The soundtrack for “Harry Potter and the Deathly Hallows: Part 2,” arguably the most anticipated movie of our generation, has been as important as the film itself. Fans expected the best of the final movie, and fortunately, composer Alexandre Desplat rose valiantly to the occasion, creating a nearly perfect soundtrack for an equally magnificent visual extravaganza.
Joining the “Potter” crew as a successor to the legendary John Williams – who also composed the iconic themes for “Jaws,” “Star Wars” and “Indiana Jones” – Desplat was something of an underdog facing the scrutiny of millions of fans. His first composition for the series, the “Deathly Hallows: Part 1” soundtrack, was certainly beautiful, but lacking.
Desplat’s greatest failure is his propensity to compose ‘generic’ pieces, rich in mood but lacking in discernible style. His inadequacies were most evident in “Harry Potter and the Deathly Hallows: Part 1,” where the music was just there, but uninspired. The pieces would have fit nicely into even a “Twilight” soundtrack – something that, for many “Potter” fans, screams blasphemy.
It seems for “Part 2,” Desplat did his research, understanding both what the fans wanted and what the film begged for. Familiar components make a reappearance; the beloved “Hedwig’s Theme,” for instance, which encapsulates the wizarding world in its innocence, can be found in “Dragon Flight.” Most notably, Desplat nicely struck the balance between majestic and despondent, moods between which the final movie quickly flickers.
One of the best pieces is the short but majestic “Statues.” It plays in the film during one of the most moving segments – the initial stages of the Battle of Hogwarts, where the dark forces seem to be overwhelmingly defeating the defenders and Harry, Ron and Hermione realize, perhaps for the first time, the magnitude of what they are trying to accomplish.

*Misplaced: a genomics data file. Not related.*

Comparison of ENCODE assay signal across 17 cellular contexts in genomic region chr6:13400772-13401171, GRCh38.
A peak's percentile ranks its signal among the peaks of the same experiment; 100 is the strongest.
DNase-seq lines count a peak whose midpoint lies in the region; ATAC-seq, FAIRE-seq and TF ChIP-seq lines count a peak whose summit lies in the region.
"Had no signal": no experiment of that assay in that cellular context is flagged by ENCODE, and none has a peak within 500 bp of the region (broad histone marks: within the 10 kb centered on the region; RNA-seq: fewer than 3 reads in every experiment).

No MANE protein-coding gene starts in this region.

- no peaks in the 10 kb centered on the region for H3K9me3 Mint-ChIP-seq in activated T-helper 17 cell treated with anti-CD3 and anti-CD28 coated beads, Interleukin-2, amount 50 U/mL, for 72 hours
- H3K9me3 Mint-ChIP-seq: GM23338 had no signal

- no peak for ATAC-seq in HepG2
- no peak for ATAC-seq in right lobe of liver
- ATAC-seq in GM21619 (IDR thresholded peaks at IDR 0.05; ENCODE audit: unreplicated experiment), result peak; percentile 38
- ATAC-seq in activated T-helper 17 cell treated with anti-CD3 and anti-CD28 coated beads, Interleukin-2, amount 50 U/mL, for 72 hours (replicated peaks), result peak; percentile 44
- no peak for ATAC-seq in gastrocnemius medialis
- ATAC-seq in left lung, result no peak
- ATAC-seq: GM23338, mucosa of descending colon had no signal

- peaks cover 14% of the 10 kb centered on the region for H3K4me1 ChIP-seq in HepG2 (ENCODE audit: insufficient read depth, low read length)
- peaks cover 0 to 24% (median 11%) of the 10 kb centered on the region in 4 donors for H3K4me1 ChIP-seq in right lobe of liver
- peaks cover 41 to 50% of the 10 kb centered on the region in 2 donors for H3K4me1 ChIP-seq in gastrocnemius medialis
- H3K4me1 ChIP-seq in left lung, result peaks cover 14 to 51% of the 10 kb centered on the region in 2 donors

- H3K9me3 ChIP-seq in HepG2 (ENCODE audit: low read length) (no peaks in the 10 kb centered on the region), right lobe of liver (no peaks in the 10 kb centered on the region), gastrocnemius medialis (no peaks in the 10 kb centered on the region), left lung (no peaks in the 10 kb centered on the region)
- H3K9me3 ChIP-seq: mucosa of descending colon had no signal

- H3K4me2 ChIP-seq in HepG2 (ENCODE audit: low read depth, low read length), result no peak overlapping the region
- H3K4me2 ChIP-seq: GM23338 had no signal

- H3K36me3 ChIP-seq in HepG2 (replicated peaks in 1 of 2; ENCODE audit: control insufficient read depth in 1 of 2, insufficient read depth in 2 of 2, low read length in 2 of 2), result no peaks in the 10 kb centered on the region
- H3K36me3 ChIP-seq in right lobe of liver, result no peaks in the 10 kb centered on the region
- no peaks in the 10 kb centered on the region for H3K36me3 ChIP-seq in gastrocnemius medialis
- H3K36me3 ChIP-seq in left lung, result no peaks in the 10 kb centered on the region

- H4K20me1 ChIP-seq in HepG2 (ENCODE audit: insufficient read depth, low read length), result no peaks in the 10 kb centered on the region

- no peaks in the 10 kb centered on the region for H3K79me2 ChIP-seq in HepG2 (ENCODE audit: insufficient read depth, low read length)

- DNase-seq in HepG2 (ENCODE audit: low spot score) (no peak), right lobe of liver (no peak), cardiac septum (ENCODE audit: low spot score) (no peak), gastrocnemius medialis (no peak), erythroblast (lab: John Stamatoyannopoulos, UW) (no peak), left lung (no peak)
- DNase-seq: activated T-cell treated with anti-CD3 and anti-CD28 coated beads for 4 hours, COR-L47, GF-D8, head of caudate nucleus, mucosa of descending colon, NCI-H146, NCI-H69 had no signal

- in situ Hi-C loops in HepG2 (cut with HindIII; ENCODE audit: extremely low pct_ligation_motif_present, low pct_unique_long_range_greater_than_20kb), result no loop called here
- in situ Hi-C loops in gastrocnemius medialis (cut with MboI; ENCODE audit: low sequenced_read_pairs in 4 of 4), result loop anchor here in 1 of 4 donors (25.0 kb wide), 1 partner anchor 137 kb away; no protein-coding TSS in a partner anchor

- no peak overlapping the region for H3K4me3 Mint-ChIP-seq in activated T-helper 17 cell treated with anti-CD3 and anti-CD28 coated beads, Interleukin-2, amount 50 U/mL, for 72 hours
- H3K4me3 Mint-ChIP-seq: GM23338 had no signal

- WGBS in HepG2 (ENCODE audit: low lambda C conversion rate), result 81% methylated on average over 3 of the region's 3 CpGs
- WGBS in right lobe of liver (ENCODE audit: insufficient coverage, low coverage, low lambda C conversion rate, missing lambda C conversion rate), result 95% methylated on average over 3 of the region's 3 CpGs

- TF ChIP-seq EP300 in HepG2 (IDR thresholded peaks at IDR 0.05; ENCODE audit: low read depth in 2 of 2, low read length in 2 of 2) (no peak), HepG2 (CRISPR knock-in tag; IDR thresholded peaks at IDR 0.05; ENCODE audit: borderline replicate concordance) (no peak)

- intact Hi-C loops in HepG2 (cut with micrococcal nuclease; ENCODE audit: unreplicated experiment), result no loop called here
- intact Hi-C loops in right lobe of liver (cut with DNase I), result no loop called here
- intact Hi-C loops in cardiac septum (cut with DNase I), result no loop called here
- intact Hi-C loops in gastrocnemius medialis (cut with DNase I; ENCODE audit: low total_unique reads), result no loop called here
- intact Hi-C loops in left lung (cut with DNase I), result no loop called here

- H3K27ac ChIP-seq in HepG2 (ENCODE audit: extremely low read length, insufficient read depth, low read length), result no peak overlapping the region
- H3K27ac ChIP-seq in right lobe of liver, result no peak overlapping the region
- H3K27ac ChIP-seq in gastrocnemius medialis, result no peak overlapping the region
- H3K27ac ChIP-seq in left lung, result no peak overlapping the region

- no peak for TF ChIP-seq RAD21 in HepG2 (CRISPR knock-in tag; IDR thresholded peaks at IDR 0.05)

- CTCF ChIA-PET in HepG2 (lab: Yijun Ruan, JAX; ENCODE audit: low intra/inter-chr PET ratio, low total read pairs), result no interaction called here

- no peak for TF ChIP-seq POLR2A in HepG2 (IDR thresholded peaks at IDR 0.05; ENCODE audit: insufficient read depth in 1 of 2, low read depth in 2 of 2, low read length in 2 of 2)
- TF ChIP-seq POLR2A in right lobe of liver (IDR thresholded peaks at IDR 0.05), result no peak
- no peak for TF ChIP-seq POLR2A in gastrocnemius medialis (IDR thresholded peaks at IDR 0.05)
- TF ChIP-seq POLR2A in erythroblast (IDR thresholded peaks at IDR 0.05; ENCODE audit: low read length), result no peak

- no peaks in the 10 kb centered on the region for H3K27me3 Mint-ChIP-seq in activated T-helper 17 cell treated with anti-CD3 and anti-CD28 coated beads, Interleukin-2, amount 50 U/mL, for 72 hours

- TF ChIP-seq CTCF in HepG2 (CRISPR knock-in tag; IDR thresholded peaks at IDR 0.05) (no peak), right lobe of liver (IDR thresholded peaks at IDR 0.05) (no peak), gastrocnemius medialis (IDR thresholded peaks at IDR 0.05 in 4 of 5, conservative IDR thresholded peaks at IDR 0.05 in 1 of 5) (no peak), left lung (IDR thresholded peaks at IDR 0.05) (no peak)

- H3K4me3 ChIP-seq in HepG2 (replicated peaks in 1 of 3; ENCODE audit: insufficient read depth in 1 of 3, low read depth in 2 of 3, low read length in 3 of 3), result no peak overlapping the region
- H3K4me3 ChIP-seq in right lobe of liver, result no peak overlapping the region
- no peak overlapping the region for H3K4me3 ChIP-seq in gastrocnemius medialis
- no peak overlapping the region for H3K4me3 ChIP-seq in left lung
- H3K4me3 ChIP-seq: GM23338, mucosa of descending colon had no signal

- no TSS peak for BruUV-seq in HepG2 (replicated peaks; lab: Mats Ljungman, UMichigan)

The surprising emotion revealed in the travels through Snape’s memories are reflected in the compositions as well. For instance, the first piece, “Lily’s Theme,” features a haunting, deep melody that both the powerfully tragic denouement of “Snape’s Demise” and the beautiful “Resurrection Stone” echo – both shrewd compositional moves by Desplat. The longest, and by far the most perfect, part of the soundtrack is “Severus and Lily,” a gentle piece evoking their beautifully innocent friendship.
In short, Desplat took a cue from his predecessors, composing noticeable and memorable themes for “Part 2.” Fans will sit up and notice the anxious violins signaling trouble, the triumphant blasts of victory and the quiet, peaceful melody in the very last scene at Hogwarts. Desplat has finally managed to enhance the visual effects and emotional thrills of “Harry Potter,” just in time for the most important movie of the series. Undoubtedly, the soundtrack is a perfect fit to the grand end of a long, satisfying era.